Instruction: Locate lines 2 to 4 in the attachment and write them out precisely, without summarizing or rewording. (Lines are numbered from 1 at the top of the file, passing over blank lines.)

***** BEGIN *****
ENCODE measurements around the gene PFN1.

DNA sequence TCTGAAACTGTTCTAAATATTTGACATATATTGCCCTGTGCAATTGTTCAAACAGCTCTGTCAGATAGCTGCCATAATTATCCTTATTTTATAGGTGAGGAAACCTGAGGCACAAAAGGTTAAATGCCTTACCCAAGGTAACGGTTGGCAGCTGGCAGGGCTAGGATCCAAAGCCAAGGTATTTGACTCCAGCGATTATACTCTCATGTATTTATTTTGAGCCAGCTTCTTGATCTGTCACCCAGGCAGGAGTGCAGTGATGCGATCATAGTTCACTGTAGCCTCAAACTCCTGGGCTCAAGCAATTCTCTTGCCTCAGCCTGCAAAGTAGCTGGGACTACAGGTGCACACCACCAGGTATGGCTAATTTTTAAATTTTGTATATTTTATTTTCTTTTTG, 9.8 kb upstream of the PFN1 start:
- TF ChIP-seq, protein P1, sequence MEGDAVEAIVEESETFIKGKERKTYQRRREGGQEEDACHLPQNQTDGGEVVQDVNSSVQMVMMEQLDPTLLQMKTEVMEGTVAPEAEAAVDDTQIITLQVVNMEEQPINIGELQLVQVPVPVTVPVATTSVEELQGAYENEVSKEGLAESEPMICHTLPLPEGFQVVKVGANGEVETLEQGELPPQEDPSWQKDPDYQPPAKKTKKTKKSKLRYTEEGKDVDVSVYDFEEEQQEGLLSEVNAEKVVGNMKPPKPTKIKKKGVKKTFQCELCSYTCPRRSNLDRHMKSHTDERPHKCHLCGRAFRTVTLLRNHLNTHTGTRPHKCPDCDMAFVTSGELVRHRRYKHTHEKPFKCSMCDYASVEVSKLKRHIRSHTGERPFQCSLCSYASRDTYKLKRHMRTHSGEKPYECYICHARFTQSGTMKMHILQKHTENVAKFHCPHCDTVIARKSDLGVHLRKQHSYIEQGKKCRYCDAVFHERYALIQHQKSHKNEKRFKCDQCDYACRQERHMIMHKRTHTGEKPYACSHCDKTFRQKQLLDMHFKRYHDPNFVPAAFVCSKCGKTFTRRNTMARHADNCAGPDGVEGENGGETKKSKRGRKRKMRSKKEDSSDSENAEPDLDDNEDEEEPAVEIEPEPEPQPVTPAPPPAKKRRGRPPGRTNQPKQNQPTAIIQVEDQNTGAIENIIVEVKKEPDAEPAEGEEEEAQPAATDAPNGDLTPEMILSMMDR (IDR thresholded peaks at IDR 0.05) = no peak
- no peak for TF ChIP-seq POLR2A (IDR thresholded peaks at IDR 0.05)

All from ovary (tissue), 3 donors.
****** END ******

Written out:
DNA sequence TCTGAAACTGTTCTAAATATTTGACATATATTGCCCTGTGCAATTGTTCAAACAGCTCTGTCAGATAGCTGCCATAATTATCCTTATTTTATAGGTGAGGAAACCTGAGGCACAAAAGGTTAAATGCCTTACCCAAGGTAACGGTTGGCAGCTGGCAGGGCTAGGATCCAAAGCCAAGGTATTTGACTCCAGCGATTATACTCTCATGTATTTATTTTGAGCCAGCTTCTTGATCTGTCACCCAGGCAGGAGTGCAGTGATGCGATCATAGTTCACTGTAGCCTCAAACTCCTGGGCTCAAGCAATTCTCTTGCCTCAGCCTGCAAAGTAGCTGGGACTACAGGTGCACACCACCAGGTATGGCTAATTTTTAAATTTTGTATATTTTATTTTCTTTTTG, 9.8 kb upstream of the PFN1 start:
- TF ChIP-seq, protein P1, sequence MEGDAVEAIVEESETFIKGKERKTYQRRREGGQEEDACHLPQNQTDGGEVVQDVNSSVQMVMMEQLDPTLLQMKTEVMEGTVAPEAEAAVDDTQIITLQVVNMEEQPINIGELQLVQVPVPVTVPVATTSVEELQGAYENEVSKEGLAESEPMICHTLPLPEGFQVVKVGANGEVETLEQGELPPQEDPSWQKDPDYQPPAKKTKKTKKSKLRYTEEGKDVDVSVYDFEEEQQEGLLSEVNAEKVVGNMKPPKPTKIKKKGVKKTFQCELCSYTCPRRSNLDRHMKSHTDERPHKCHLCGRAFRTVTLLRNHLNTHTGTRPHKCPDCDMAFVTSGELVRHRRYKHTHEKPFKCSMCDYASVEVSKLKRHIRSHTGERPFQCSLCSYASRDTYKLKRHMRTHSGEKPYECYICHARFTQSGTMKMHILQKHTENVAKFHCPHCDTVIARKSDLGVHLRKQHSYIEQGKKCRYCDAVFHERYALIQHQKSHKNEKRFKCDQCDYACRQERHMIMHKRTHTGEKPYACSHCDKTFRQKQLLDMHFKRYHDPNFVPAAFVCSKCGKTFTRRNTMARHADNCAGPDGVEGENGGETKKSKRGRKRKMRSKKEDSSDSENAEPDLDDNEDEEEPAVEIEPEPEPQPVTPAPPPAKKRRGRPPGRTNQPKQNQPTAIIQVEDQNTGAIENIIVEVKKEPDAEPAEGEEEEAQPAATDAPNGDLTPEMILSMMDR (IDR thresholded peaks at IDR 0.05) = no peak
- no peak for TF ChIP-seq POLR2A (IDR thresholded peaks at IDR 0.05)